FIG. 2 is a broken perspective view of a cup molded in the apparatus of FIG. 1.
FIG. 3 is a highly detailed cross-sectional view of the cup wall.
Similar reference characters refer to similar parts throughout the several views of the drawing.
As seen in FIG. 1, that portion of the injection mold apparatus which is described in detail in the .parent application, Ser. No. 318,745, filed Oct. 24, 1963, and which is pertinent to this invention, comprises a male die and a female block 12, between which an injection mold cavity 14 is provided. The cavity is shaped to form a cup 16, such as seen in FTG. 2.
The cavity 14 is filled with thermoplastic via inlet 18, which is off-center with respect to the axis of the rotationaily symmetric cup being molded.
As discussed and described in detail in the parent application Scr. No. 318,745 filed Oct. 24, 1953, the rotation of the mold element is preferably accomplished, by rotating one member of the mold with a rotational means, wherein a certain preset level of torque is applied to the plastic as it flows into the mold cavity and solidifies. The level of torque applied depends upon the raw thermoplastic material used, the shape being molded, the surface characteristics of the mold, the machine utilized, and similar factors. Optimally, the level should be that of static torque which may be defined as the minimum torque needed to lock or stall the rotating mold element when the thermoplastic reaches its second order transition point.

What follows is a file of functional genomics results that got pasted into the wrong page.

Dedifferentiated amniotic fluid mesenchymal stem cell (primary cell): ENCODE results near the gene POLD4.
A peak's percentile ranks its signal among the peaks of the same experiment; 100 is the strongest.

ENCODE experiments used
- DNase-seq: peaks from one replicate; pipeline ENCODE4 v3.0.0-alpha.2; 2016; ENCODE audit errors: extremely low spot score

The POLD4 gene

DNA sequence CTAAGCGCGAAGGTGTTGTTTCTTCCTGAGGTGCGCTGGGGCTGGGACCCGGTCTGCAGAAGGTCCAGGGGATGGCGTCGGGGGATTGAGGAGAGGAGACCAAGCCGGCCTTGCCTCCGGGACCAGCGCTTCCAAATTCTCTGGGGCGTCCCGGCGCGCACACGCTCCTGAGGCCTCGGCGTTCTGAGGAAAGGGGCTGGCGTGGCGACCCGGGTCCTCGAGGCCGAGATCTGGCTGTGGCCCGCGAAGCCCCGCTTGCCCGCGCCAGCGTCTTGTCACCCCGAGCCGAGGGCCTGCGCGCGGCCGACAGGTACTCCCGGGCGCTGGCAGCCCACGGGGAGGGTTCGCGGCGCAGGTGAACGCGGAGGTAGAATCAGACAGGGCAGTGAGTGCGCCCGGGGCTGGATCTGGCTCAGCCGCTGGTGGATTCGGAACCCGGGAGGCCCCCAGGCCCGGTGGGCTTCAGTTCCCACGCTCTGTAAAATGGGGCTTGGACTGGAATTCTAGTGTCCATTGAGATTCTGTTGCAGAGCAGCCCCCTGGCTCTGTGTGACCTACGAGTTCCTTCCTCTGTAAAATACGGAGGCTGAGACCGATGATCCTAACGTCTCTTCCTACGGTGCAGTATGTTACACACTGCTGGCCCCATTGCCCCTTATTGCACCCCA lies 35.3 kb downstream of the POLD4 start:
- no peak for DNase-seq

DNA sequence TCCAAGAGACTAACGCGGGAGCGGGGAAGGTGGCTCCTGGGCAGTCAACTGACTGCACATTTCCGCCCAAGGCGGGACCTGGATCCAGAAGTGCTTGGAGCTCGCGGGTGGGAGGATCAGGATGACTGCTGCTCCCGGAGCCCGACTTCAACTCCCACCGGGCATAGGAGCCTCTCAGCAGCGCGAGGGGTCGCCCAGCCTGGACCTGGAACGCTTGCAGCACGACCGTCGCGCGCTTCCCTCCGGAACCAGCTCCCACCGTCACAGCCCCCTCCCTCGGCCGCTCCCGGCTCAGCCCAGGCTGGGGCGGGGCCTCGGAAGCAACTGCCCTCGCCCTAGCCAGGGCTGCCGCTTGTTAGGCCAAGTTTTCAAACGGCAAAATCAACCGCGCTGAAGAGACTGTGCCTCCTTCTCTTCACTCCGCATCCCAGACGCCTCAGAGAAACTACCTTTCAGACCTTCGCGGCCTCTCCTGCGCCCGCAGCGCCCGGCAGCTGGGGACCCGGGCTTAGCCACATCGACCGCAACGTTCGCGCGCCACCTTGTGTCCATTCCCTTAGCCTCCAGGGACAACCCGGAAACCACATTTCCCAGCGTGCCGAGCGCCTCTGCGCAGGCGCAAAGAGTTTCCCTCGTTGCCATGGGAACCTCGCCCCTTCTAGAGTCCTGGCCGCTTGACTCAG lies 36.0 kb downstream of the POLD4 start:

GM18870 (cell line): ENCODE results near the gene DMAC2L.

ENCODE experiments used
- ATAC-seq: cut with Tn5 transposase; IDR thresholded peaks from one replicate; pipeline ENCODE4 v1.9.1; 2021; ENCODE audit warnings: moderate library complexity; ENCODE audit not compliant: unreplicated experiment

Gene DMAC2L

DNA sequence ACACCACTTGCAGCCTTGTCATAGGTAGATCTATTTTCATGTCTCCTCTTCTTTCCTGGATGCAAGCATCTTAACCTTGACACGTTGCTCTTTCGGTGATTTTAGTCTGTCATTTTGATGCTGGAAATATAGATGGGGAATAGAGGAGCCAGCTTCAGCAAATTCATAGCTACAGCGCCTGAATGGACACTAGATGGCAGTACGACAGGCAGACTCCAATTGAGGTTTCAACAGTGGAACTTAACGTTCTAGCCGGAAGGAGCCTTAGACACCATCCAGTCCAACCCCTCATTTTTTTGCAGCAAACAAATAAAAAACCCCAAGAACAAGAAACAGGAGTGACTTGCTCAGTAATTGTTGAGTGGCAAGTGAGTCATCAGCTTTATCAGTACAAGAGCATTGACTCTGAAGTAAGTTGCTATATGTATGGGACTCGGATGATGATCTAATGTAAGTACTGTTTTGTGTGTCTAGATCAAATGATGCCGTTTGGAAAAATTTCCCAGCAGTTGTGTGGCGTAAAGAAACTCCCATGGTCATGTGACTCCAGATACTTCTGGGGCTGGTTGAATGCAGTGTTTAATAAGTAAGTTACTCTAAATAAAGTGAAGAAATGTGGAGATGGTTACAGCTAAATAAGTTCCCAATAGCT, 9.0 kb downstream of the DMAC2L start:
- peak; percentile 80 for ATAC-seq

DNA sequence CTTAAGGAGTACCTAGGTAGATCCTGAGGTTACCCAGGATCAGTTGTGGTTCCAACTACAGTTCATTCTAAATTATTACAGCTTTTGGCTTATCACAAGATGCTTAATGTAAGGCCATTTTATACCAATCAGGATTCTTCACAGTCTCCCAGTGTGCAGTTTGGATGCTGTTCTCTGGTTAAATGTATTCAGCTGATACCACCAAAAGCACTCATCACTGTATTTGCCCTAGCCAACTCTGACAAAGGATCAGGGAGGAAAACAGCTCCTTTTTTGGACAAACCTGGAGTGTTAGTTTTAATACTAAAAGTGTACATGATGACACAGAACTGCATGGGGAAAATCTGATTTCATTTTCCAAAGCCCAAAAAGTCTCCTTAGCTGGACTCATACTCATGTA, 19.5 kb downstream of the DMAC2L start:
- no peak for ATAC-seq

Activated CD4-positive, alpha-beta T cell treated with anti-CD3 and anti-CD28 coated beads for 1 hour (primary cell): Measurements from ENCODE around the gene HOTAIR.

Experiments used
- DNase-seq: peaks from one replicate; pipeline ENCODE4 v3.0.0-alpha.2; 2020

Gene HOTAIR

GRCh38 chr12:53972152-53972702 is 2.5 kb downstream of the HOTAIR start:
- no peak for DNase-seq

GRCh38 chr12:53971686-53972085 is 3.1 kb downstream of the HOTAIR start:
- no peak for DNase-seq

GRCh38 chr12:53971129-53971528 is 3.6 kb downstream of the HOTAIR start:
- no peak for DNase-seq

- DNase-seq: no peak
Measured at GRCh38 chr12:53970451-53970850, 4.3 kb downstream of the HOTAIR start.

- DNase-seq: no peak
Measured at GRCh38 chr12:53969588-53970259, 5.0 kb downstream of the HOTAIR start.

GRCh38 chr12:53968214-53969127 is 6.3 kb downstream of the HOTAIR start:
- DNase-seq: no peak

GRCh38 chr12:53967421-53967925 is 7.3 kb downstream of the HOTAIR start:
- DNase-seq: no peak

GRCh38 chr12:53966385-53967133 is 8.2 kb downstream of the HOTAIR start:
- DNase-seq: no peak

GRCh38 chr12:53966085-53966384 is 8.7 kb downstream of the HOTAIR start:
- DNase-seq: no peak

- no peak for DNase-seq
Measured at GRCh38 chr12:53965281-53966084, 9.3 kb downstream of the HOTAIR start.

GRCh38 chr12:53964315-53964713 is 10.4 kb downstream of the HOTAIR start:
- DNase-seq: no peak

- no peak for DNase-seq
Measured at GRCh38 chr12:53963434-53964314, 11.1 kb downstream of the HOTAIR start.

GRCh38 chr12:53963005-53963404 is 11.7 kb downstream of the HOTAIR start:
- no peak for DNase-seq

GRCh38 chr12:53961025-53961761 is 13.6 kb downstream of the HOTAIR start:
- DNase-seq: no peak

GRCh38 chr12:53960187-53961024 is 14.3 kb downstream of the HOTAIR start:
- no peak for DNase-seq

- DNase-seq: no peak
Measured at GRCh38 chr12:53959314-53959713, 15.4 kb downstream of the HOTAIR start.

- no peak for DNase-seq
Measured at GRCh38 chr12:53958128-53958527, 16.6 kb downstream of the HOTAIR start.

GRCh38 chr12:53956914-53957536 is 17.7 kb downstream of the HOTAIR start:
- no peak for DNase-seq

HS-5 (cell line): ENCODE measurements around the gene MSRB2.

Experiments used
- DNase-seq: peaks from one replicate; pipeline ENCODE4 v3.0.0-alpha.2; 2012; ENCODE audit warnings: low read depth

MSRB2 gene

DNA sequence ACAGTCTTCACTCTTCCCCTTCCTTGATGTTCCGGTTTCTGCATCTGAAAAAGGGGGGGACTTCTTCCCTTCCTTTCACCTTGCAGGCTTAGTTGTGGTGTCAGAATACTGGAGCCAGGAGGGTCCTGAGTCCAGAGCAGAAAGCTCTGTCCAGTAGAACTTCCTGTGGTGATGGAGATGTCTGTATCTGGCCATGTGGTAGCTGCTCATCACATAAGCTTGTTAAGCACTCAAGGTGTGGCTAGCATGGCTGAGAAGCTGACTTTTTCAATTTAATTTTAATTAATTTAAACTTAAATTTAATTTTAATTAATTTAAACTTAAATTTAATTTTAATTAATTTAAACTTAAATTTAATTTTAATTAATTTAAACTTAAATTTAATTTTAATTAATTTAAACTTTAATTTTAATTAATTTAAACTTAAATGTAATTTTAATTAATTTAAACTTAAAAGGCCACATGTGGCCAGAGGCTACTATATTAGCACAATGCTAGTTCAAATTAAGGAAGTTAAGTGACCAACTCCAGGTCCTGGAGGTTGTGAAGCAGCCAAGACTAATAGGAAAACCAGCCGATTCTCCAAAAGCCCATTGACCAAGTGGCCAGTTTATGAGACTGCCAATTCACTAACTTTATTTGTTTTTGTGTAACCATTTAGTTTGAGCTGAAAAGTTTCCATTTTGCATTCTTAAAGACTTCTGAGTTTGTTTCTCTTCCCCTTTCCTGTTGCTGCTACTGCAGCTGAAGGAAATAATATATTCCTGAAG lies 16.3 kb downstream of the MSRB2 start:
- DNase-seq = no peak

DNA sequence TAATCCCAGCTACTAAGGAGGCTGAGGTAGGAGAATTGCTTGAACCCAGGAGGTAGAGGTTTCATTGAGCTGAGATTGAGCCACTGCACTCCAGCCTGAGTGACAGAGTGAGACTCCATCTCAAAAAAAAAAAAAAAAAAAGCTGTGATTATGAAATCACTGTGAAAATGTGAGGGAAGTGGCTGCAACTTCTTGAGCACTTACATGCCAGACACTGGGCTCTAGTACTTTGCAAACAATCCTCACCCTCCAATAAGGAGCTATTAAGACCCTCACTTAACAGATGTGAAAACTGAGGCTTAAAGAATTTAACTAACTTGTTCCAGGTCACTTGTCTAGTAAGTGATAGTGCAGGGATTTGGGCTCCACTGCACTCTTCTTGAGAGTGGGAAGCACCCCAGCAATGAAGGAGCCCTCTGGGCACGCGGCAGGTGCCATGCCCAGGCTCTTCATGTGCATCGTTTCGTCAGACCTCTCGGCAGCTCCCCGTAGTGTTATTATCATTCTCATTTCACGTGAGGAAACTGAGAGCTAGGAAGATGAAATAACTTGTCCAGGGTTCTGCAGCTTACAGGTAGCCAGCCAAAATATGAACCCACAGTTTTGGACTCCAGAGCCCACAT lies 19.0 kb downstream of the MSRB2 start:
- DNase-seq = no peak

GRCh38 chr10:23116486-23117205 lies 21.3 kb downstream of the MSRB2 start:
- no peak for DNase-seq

One preferred torque applying means for the rotatable element of the mold is a presettable constant torque motor. It is capable of rotating the male member until the cooling thermoplastic article sets up sufiicient resistant force to cause stalling. However, the preset torque of said motor continues to act upon the mold element until the plastic solidifies. At this stage, the plastic is at its second order transition point.
The continued application of torques freezes in the orientation which was imparted to the molecules of said plastic during its injection into the mold cavity. Furthermore, the molecules in the fill spot area which is off-center also are oriented. Then the application of the actuating force is terminated.
In essence, the process causes orientation by creating a condition wherein molecular flow is retarded while an elastic strain is placed upon the molecules. By freezing in this elastic strain due to cooling of the plastic, an oriented structure without fill spot Weakness is uniquely achieved. Heretofore, such freezing in of elastic strain during cooling and wiping out of the fill spot by positioning it off-center has been overlooked and this is probably the reason prior art teachings were inoperable.
The article molded as described above possesses a high degree of multi-directional orientation and has good flexibility in all directions, good crush strength, and is puncture resistant. There is also no fill spot Weakness,
An examination of samples will reveal that the orientation is not biaxial. It is more fan-shape throughout the thickness of the article (see FIG. 3). At the midpoint of the cross-sectional thickness, the orientation is mainly in the hoop direction; at one surface, the orientation is about +45 while at the other surface it is about -45. There is no fill spot (see FIG. 2) because it has been wiped over by the rotating mold element. The result is a very strong semi-laminated structure having increased toughness. When a destructive force is applied even at the fill spot, a multi-larninated breaking occurs; and it becomes readily evident that the article has a plural ply structure.